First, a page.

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Swearing - HELP!

Discussion in 'Primary' started by mseren93, Nov 21, 2015.

  1. mseren93

    mseren93 New commenter

    I teach Year 1 and have an autistic child and another child who comes with a lot of social issues who have recently started swearing ALL THE TIME. I have tried the following strategies with no success and really need some help now because I'm at my wit's end and parents are starting to complain.
    I have tried:
    - Ignoring the behaviour
    - Praising the children NOT swearing
    - Giving the boys doing it stickers if they make it to lunch time / home time without swearing
    - Social stories to explain why we don't swear
    - Restorative justice - the boys drew pictures of all the people they upset when they swear
    - Getting parents in
    - Stern voice
    - Red traffic light
    - Removal of 'merit' points
    - Missing play time
    - Missing golden time

    None are working - SMT said the boys will more than likely just stop by themselves.... The swearing occurs on the yard at other children or on the carpet - they whisper it to children near them. I've changed their carpet spots to sit by sensible children who I've taught to not react to the swearing, but I can hear it and I know it's disrupting my lesson. Please help!
  2. caterpillartobutterfly

    caterpillartobutterfly Star commenter

    They could stand with an adult on the yard (different ones some they are separated!) and make it clear they won't get free play until you can trust them not to swear. The adult ensures they stay with him/her, but otherwise ignores them.

    In carpet time, they sit away from everyone else, again not together, until you can trust them not to swear at anyone. They may well shout out swearing words to get your attention, just focus loudly and clearly on the class.

    You have tried an awful lot of things in a relatively short space of time. You need to give a strategy time to take effect and accept that these boys will up the ante for a while in order to get a reaction. So far they have got a lot of reward for swearing and will want that again. Once it stops being worth their while to swear they will stop of their own accord.
    mseren93 likes this.
  3. Primary_RE_teacher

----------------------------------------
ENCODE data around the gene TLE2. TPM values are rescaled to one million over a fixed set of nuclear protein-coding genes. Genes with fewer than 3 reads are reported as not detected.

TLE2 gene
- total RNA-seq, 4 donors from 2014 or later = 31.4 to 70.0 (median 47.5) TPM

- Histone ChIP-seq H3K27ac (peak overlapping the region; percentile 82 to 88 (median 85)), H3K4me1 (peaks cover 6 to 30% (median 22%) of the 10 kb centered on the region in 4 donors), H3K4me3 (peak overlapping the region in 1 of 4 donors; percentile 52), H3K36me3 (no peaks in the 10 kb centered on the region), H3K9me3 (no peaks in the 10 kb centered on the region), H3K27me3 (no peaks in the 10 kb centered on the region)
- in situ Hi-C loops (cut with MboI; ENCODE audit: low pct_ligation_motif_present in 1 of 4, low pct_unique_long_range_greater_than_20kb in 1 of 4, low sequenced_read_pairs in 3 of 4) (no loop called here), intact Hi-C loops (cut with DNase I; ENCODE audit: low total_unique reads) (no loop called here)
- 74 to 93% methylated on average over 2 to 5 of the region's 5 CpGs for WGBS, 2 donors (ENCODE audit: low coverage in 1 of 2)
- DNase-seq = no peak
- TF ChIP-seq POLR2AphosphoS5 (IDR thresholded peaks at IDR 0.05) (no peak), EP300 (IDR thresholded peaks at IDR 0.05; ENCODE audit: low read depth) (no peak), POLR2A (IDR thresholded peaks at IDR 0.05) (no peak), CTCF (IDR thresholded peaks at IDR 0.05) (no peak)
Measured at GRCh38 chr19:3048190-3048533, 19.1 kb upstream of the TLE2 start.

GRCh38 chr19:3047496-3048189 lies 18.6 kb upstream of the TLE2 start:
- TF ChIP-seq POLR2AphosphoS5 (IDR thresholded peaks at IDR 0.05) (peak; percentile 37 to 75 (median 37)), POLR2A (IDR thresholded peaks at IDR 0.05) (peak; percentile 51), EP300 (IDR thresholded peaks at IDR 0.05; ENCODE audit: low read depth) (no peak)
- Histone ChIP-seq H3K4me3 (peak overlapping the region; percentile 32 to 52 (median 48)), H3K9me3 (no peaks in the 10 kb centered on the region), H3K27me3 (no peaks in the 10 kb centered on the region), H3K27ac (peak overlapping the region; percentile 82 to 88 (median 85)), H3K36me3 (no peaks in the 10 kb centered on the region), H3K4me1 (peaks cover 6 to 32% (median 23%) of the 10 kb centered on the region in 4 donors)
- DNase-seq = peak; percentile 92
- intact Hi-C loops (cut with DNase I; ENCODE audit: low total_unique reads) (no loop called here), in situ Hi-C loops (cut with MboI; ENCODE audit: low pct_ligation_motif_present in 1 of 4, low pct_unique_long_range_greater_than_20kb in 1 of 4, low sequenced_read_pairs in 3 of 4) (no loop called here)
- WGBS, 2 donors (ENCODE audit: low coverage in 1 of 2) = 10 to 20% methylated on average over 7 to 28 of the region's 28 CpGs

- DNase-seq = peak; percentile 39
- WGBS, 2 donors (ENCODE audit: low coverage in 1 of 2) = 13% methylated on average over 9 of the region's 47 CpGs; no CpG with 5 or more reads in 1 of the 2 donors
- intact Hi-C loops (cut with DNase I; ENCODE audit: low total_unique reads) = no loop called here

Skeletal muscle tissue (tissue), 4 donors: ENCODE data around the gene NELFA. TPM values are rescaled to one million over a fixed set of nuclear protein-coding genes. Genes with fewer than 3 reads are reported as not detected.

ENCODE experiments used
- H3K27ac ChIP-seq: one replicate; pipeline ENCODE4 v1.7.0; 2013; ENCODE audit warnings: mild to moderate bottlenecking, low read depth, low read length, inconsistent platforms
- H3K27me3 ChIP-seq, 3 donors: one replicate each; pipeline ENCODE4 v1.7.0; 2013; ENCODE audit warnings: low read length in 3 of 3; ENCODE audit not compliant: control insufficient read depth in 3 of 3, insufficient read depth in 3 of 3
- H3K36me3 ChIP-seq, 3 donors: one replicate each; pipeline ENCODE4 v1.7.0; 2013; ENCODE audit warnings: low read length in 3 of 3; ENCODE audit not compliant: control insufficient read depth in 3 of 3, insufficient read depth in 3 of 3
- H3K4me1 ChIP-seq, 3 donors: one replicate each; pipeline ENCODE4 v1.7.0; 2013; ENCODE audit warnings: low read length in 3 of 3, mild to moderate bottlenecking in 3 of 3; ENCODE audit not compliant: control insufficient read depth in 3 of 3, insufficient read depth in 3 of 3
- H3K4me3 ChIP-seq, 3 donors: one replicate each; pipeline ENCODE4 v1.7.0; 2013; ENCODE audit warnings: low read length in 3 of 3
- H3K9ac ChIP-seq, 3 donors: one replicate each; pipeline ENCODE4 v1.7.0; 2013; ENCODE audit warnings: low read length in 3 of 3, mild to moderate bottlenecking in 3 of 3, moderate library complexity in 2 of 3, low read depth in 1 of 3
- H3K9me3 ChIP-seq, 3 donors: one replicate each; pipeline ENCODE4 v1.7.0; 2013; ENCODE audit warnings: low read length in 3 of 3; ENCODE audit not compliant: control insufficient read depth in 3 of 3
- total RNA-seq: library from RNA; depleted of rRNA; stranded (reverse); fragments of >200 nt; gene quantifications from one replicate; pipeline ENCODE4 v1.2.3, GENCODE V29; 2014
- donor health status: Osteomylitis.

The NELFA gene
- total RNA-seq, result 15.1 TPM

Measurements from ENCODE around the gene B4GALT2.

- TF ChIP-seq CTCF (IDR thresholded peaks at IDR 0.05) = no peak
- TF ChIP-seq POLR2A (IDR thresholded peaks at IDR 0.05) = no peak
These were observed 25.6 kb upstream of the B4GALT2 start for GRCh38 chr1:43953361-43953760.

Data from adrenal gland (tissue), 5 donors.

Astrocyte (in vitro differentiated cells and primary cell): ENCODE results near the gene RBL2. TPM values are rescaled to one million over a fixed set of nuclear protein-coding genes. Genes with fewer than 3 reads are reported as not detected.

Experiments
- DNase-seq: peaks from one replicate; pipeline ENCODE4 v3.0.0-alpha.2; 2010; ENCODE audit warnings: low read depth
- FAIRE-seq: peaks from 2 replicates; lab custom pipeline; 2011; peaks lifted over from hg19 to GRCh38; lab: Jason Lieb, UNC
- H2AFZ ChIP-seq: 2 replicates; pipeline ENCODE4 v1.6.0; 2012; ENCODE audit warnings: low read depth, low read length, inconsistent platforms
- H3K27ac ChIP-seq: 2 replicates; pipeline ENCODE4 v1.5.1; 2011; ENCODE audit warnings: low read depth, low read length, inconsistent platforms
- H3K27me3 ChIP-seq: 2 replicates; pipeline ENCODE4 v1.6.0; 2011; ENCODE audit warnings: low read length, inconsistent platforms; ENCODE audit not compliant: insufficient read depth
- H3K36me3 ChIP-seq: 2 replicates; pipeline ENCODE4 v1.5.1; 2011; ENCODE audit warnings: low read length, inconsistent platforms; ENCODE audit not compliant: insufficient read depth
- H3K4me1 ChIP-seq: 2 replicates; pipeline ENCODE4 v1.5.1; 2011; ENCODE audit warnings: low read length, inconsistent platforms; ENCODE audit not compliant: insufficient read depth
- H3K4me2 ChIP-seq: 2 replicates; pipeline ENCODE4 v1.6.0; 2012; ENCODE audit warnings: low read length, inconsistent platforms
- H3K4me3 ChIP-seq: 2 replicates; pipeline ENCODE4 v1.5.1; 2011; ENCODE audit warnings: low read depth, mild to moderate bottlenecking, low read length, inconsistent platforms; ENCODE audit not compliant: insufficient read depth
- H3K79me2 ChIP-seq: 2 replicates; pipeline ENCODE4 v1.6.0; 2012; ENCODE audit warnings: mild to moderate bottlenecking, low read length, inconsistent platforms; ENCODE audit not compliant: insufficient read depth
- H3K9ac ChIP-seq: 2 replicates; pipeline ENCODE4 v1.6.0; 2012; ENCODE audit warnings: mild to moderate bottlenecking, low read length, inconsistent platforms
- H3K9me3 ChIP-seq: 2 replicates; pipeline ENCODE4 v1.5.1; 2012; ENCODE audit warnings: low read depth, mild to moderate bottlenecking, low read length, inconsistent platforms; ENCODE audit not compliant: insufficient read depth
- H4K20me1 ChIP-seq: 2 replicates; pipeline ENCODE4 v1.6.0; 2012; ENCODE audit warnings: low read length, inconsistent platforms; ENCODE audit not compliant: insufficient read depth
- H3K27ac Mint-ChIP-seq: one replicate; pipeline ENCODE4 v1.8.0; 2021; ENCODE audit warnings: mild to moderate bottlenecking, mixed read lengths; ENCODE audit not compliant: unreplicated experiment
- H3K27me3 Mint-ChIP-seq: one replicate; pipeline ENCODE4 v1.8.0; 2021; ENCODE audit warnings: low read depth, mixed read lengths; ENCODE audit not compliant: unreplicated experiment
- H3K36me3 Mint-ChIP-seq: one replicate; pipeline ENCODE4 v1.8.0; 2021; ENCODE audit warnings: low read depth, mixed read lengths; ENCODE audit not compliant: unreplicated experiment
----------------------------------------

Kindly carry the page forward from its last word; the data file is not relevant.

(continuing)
Primary_RE_teacher Occasional commenter

    :eek:YEAR ONE. Swearing! No! My God.
  4. mseren93

    mseren93 New commenter

    Thank you - that's excellent advice. I'll pick a single strategy and drill it consistently and hope it works! Thanks again, I do appreciate it.
  5. missrturner

    missrturner Occasional commenter

    I've just typed this on a similar post in the thread but perhaps it could work too. You've tried a lot of ideas, however saying the words are bad will only work so much. They're still exploring language and friendships. The praise and excitement they get from their peers when using those words probably outweighs the tellings off from parents or teacher.

    I would suggest a circle time during registration focusing on good/bad words. We offered incentives for children who used good words in their play and had 'good word hunters' who were given star stickers next to their name on an A3 piece of paper whenever someone heard them say something good. It might not stop the problem directly, but it puts incentive on to them to use better words in their play.

    We also had a little boy use swear words in an angry way and instead we encouraged him to whisper the word, say it in his head, use alternative words, come to a teacher, etc rather than focus on the 'bad word' repeatedly. Whilst it does seem like the boys are using these words in their play to seem like the older, cooler, brother perhaps a short 'meeting' with the boys and maybe even the old brother to discuss the words they are using, what they mean, what else could they use etc might be fruitful. Especially if they see the older brother involved too - worth a shot?

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